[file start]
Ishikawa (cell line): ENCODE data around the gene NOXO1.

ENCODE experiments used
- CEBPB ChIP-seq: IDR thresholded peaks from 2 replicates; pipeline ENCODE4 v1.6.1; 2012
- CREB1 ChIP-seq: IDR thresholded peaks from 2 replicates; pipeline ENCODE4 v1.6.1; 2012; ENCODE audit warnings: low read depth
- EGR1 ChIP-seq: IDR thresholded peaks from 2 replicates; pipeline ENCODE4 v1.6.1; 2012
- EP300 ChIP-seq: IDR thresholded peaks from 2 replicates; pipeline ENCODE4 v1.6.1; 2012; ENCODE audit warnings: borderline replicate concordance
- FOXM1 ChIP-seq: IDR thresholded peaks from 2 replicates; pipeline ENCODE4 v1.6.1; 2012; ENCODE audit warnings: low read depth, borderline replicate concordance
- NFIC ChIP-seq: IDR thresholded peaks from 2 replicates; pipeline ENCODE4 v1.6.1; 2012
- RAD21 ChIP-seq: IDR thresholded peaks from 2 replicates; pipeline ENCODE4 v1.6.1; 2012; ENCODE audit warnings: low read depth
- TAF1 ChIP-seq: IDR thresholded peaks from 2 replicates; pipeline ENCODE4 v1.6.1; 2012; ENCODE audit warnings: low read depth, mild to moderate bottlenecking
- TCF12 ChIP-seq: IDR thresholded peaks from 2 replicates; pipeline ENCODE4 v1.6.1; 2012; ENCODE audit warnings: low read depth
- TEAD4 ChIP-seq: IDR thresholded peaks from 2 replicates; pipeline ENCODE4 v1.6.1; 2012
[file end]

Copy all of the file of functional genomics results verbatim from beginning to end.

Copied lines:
Ishikawa (cell line): ENCODE data around the gene NOXO1.

ENCODE experiments used
- CEBPB ChIP-seq: IDR thresholded peaks from 2 replicates; pipeline ENCODE4 v1.6.1; 2012
- CREB1 ChIP-seq: IDR thresholded peaks from 2 replicates; pipeline ENCODE4 v1.6.1; 2012; ENCODE audit warnings: low read depth
- EGR1 ChIP-seq: IDR thresholded peaks from 2 replicates; pipeline ENCODE4 v1.6.1; 2012
- EP300 ChIP-seq: IDR thresholded peaks from 2 replicates; pipeline ENCODE4 v1.6.1; 2012; ENCODE audit warnings: borderline replicate concordance
- FOXM1 ChIP-seq: IDR thresholded peaks from 2 replicates; pipeline ENCODE4 v1.6.1; 2012; ENCODE audit warnings: low read depth, borderline replicate concordance
- NFIC ChIP-seq: IDR thresholded peaks from 2 replicates; pipeline ENCODE4 v1.6.1; 2012
- RAD21 ChIP-seq: IDR thresholded peaks from 2 replicates; pipeline ENCODE4 v1.6.1; 2012; ENCODE audit warnings: low read depth
- TAF1 ChIP-seq: IDR thresholded peaks from 2 replicates; pipeline ENCODE4 v1.6.1; 2012; ENCODE audit warnings: low read depth, mild to moderate bottlenecking
- TCF12 ChIP-seq: IDR thresholded peaks from 2 replicates; pipeline ENCODE4 v1.6.1; 2012; ENCODE audit warnings: low read depth
- TEAD4 ChIP-seq: IDR thresholded peaks from 2 replicates; pipeline ENCODE4 v1.6.1; 2012